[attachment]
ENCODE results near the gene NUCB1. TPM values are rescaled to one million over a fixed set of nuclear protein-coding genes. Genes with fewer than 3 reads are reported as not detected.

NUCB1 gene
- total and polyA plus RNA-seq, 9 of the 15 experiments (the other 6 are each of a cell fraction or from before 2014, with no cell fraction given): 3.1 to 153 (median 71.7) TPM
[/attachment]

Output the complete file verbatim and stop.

ENCODE results near the gene NUCB1. TPM values are rescaled to one million over a fixed set of nuclear protein-coding genes. Genes with fewer than 3 reads are reported as not detected.

NUCB1 gene
- total and polyA plus RNA-seq, 9 of the 15 experiments (the other 6 are each of a cell fraction or from before 2014, with no cell fraction given): 3.1 to 153 (median 71.7) TPM